Following a short period of recovery, the financial crash caused investors to finally lose their faith in open-end real estate funds. During the financial crash institutional investors required funds and withdrew large sums of money from the funds within a very short period of time. In response to this, in early 2009 a number of funds suspended repurchase of shares for periods of up to twelve months. As a result, some funds even had to be wound up, in the final accounting losing up to 60% to 70% of investor funds.

New regulation by the German Capital Investment Act (KAGB)

Legislators reacted to the open-end real estate fund crisis by passing the German Capital Investment Act (KAGB) in 2013. The Act specifies that investors must leave their capital in funds for at least two years. In addition to this, investors must announce any redemption of their shares at least one year in advance. The objective is to prevent investors from withdrawing large sums of money within in a short period of time in crisis situations, causing the fund to run into difficulty. The KAGB also stipulates that the average amount of outside capital which funds may borrow from banks to finance their real estate properties may not exceed 30%. Prior to this, this figure was 50%. This has further limited the credit risk associated with open-end funds.

Open-end funds deliver low returns

Funds Total return by year
Source: IPD Offene Fonds Immobilien Index (OFIX)

Open-end real estate fund returns tend to be poor. The average return in 2015 was a mere 1.5%. In the five-year period 2011 to 2015 investors received the even lower return of 0.8% per year on their capital. Funds focusing on European real estate have performed particularly badly. German funds have, in comparison, developed well; the returns they offer do not, however, exceed 3%.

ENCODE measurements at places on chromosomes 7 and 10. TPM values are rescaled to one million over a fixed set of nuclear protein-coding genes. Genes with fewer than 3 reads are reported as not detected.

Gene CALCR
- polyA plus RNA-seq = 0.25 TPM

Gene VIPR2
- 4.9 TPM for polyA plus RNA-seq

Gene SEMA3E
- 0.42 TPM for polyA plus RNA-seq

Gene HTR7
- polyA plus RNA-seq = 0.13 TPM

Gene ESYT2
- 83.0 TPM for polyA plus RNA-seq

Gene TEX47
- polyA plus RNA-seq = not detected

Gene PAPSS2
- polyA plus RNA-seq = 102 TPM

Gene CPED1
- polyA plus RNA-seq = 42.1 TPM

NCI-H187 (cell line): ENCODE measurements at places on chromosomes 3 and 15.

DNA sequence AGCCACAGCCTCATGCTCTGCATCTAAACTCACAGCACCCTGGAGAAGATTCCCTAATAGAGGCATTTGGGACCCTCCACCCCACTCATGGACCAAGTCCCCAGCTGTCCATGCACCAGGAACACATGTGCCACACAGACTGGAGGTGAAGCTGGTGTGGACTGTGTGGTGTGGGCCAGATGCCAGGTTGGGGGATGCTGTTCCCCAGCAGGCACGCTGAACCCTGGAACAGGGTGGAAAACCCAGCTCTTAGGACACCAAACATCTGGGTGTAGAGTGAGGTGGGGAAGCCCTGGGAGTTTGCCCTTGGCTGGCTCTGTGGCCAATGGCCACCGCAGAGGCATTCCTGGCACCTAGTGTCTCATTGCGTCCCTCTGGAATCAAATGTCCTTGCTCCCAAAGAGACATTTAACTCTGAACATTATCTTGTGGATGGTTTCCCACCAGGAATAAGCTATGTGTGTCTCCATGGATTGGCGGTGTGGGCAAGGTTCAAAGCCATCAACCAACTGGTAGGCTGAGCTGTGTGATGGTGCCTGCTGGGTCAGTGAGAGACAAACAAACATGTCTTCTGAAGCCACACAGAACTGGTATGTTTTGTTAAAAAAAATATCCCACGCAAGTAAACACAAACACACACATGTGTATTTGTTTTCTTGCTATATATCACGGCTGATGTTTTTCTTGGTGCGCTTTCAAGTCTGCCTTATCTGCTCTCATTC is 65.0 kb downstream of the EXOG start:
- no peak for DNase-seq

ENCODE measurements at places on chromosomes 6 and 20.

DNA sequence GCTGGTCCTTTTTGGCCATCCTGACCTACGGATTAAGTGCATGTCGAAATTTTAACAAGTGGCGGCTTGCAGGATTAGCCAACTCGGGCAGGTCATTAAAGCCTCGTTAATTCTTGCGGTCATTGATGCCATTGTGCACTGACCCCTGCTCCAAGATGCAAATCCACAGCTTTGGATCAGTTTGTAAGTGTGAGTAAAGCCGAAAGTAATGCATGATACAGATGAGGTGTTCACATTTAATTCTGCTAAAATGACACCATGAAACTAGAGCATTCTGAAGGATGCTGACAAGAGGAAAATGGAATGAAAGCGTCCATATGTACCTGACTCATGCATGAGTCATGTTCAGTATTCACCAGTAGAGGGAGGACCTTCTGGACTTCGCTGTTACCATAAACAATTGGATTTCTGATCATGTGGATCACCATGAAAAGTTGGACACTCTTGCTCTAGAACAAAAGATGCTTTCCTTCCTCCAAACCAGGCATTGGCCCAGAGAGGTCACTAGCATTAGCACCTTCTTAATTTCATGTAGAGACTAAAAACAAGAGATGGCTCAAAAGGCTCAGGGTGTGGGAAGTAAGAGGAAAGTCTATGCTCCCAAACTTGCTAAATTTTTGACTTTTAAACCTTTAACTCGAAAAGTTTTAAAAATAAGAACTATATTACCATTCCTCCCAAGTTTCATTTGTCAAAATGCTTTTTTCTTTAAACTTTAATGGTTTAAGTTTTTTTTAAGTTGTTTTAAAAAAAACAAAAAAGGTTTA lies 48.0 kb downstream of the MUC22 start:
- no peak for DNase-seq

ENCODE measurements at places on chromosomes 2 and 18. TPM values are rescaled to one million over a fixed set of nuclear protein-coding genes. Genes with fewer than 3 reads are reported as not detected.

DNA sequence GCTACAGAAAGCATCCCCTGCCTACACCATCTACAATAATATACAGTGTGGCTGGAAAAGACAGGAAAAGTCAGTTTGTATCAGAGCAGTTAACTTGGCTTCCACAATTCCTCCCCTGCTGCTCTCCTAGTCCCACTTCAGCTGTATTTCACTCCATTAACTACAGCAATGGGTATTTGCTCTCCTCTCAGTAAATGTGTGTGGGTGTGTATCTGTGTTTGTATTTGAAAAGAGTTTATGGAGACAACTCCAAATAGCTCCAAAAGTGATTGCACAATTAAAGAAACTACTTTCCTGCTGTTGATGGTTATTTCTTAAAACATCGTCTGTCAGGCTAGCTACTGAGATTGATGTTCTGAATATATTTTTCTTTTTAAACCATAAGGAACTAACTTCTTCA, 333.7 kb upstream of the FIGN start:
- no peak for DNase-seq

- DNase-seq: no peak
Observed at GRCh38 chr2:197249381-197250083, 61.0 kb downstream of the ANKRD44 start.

Advantages of open-end real estate funds

Disadvantages of open-end real estate funds

Closed-end real estate funds

Closed-end real estate funds are a well-known form of real estate holding. Closed-end real estate funds must invest in a least three properties. They may only take out loans equivalent to, at most, 60% of the properties’ market value. Prior to 2013 closed-end funds were considered to belong to the grey capital market since they were subject to very little regulation. This changed when the German Capital Investment Act (KAGB) was passed. In consequence, the market was shaken out and consolidated.

Many smaller fund initiators were forced to abandon their activities as they were unable to meet statutory requirements. Investors should be aware that real estate holdings via a closed-end real estate fund represent entrepreneurial holdings which can be subject to a total loss. The reason for this is that, should the fund run into difficulty, the investors are liable for losses up to the sum of their contribution. 5-figure minimum investment sums are the norm for this type of real estate investment; further proof that it is only suitable for experienced private investors.